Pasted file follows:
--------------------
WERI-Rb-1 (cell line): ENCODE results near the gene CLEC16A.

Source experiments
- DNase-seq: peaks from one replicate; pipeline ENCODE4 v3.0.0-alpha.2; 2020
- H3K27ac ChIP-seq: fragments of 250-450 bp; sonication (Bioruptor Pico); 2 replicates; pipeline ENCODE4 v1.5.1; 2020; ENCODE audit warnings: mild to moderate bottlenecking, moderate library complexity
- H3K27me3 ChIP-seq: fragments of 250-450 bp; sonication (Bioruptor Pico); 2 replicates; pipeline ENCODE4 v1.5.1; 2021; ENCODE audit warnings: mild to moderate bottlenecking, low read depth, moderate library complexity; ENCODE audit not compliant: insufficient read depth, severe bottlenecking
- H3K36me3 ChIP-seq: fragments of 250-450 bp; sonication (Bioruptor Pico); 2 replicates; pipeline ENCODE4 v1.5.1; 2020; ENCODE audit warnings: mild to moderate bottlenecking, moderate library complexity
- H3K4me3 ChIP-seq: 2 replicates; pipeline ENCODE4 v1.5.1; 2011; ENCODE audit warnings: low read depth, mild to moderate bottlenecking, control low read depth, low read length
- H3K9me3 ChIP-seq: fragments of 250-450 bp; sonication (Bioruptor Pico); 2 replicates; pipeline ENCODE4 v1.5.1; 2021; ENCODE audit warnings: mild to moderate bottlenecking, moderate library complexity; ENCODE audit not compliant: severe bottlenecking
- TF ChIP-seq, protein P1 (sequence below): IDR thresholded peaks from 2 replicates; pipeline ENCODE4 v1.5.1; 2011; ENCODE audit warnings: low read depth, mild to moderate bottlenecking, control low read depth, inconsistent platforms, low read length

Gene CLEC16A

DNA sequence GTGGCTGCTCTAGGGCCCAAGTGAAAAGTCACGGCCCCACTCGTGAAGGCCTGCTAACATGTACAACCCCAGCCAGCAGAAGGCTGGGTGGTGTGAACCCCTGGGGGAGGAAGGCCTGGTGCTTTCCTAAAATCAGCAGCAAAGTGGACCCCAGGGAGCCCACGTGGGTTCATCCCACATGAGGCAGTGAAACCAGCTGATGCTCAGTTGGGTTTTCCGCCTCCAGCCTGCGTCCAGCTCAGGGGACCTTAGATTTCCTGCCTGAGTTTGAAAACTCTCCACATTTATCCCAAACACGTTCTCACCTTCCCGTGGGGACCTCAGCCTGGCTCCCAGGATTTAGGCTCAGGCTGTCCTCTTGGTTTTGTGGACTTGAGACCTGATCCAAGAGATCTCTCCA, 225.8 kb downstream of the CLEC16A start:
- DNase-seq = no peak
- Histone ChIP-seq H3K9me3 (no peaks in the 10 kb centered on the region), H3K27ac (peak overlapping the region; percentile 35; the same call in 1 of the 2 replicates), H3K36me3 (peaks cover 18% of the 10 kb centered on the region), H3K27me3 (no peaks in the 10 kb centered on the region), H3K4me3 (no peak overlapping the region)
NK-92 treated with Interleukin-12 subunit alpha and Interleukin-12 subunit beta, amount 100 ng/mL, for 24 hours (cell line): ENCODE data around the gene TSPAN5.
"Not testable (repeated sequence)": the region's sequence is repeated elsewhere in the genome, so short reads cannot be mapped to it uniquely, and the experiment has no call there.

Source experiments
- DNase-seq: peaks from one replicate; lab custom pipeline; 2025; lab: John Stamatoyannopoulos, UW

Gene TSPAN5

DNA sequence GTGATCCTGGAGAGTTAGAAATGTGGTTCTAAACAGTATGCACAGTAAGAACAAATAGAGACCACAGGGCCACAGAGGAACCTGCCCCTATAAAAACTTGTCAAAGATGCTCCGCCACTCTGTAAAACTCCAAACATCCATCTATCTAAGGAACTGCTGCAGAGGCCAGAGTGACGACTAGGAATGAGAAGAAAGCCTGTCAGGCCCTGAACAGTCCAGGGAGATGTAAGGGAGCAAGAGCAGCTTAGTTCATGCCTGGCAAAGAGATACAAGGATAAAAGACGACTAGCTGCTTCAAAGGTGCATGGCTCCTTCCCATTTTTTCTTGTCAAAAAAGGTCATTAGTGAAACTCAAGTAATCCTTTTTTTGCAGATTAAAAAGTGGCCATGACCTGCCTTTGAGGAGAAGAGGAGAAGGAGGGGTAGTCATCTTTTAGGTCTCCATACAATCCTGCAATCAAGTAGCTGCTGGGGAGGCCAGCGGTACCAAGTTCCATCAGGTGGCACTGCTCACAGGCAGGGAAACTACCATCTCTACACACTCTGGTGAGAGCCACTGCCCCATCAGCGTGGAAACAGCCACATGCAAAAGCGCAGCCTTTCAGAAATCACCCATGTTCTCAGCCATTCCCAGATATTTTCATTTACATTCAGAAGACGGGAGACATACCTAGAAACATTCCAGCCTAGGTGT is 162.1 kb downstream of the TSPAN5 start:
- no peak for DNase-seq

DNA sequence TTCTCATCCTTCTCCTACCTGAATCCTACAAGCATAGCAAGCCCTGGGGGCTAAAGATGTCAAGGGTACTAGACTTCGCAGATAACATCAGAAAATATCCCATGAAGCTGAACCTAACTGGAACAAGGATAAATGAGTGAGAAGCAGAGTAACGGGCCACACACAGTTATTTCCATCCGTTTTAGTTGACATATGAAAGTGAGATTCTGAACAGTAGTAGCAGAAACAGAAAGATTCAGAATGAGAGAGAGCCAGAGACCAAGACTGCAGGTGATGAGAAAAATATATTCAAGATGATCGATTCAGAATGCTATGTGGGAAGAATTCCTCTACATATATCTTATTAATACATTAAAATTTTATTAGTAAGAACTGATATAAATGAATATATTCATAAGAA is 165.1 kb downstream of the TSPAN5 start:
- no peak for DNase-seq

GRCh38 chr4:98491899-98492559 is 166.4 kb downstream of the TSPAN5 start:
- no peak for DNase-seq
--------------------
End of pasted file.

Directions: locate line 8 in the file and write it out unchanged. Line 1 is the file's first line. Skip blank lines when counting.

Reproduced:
- H3K9me3 ChIP-seq: fragments of 250-450 bp; sonication (Bioruptor Pico); 2 replicates; pipeline ENCODE4 v1.5.1; 2021; ENCODE audit warnings: mild to moderate bottlenecking, moderate library complexity; ENCODE audit not compliant: severe bottlenecking